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Indian Wars - Traditional Horse Cavalry

By Jim Heitmeyer

   Brevet Major General (Major) John W. Davidson, of the 2nd U.S. Cavalry, was the man responsible for getting 7th Cavalry its start. He was directed to select "from the subalterns of the 2nd U.S. Cavalry a suitable number of officers to assist in the organization." Although Davidson was never actually assigned to the regiment, he was effectively the commander until 26 November 1866, when Brevet Major General (Colonel) Andrew J. Smith took over as the first actual commander of the regiment. Smith, with little time in the regiment, commanded for a mere five months until Brevet Major General (Lieutenant Colonel) George Armstrong Custer assumed command on 26 February 1867.

   Custer, the 1861 class "goat" (34th out of 34 graduates) of the United States Military Academy, served initially with the 2d Cavalry Regiment (Dragoons), then commanded the Michigan Volunteer Cavalry Brigade (Wolverines) from 1863 to the end of the war. He participated in every major battle of the war, and became the youngest officer ever to hold the rank of brevet Major General on 29 June 1863, two days prior to the Battle of Gettysburg. In spite of his distinguished wartime record and rank, he never received the Medal of Honor.

   Almost immediately following its activation the Seventh Cavalry Regiment patrolled the Kansas plains for raiding native Americans and to protect the westward movement of pioneers. From 1866 to 1881, the regiment marched a total of 181,692 miles across Kansas, Montana, and the Dakota Territories. In the meantime, the bulk of the regiments activities involved escorting duty, both for settlers and Indian Agents.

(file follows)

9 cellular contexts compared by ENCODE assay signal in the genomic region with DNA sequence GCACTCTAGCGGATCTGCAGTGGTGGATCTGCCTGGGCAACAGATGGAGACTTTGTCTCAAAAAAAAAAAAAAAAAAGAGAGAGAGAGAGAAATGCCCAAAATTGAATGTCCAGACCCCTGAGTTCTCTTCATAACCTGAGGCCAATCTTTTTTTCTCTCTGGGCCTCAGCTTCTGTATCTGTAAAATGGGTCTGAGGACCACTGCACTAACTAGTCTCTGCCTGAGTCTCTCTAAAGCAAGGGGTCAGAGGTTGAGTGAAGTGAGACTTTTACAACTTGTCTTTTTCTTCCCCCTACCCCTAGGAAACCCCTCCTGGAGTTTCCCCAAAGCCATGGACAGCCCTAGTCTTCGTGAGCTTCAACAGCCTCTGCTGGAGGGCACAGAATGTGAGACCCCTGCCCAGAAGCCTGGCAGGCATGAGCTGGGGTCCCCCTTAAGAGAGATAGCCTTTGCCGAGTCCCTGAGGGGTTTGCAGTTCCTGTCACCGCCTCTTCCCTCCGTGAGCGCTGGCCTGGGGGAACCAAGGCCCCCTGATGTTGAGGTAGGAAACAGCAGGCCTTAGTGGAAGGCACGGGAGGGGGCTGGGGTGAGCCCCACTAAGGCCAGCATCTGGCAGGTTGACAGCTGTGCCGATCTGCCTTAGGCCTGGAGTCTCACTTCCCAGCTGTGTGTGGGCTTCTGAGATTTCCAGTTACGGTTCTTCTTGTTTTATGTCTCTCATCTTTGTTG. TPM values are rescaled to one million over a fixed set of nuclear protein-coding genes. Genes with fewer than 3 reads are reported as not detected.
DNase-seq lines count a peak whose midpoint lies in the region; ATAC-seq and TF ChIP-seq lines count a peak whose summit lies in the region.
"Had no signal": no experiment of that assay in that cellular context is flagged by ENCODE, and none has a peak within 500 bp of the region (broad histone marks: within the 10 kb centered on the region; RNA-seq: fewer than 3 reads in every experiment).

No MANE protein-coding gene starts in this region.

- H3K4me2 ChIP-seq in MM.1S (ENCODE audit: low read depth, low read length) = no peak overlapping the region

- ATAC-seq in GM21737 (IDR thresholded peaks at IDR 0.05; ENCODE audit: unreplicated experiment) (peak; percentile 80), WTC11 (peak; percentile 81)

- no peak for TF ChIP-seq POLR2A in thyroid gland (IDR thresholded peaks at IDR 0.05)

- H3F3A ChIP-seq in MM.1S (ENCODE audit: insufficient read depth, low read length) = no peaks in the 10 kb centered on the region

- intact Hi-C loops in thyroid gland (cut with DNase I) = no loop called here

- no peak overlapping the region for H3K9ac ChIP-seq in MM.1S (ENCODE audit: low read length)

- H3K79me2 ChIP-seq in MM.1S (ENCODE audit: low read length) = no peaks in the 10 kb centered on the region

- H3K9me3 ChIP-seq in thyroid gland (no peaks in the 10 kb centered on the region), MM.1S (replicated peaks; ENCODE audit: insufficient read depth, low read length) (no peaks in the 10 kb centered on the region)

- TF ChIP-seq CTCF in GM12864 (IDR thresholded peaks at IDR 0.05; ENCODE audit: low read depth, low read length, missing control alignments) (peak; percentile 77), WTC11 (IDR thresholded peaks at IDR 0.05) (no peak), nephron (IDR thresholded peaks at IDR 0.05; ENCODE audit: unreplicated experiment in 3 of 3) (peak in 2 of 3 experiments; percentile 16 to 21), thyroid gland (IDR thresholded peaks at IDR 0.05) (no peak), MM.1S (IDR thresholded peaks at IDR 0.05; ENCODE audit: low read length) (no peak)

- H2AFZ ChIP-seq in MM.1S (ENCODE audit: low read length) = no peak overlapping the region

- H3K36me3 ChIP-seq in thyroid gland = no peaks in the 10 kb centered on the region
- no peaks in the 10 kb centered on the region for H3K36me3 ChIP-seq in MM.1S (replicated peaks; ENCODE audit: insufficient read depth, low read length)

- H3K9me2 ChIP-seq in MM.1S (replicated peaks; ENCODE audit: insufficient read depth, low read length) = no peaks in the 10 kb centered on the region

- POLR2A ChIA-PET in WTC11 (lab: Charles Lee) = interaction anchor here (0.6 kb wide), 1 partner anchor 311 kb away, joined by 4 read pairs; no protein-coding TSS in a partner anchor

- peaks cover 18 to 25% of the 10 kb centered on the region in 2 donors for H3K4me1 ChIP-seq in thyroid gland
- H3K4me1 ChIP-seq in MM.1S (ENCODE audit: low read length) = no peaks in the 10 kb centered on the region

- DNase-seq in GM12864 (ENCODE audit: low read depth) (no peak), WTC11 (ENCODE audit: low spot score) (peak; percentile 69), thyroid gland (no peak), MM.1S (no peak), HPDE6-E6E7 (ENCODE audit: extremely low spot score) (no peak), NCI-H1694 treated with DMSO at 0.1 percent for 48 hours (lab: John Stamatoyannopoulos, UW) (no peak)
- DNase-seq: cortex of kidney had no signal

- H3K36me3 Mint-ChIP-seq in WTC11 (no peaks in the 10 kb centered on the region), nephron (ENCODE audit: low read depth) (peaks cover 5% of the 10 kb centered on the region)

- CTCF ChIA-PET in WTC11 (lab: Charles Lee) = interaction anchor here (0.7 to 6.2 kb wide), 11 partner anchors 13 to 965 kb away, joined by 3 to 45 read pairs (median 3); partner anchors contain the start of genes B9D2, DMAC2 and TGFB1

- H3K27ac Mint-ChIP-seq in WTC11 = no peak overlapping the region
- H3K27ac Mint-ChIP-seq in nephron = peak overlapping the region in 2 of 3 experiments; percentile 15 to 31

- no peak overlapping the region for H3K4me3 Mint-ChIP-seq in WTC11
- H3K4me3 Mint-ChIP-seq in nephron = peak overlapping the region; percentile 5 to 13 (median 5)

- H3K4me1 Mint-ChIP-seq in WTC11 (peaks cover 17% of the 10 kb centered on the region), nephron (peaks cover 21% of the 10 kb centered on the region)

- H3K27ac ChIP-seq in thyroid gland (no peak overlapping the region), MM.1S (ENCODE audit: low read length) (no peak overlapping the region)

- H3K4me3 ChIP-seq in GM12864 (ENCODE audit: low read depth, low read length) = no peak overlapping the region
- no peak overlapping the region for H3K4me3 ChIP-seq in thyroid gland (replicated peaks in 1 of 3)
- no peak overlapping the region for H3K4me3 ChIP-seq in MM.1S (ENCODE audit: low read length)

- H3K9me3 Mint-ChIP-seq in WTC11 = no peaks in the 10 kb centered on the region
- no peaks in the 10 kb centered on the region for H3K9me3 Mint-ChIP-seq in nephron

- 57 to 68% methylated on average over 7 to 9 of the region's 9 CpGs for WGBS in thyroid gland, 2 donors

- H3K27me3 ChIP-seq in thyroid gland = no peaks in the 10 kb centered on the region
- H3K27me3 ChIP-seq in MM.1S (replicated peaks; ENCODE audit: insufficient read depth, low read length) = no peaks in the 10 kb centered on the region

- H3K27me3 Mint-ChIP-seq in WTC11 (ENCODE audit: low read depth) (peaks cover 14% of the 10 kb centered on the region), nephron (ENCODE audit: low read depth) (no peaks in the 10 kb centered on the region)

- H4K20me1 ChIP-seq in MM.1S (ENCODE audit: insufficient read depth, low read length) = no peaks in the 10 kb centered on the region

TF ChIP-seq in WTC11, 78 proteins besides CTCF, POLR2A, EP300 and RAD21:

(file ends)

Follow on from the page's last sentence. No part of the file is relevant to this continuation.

Coupled with low pay, alcoholism, poor subsistence, and generally poor conditions, the regiment suffered ten suicides and 160 desertions. To exacerbate the bad living conditions, a private's monthly pay was $16.00. One dollar automatically came out of his pay for savings, and there was an automatic twelve and a half cent deduction for the Soldiers Home. This left the basic private soldier with a grand total of $14.87 and a half cents per month.

   In 1867, Custer was relieved of his command and court-martialed on charges that during a pursuit of Sioux and Cheyenne warriors, he had set such a killing pace that men deserted and he had issued the order to shoot on sight, wounding three and killing one. In addition, he was charged with an unauthorized absence from his command, to visit his wife Elizabeth at Fort Riley, Kansas. Custer was found guilty of these charges and was suspended from rank and command for one year with no pay during that time. General Ulysses S. Grant personally signed the court-martial order, and Custer's comparatively light sentence was most likely due to his distinguished service in the Civil War.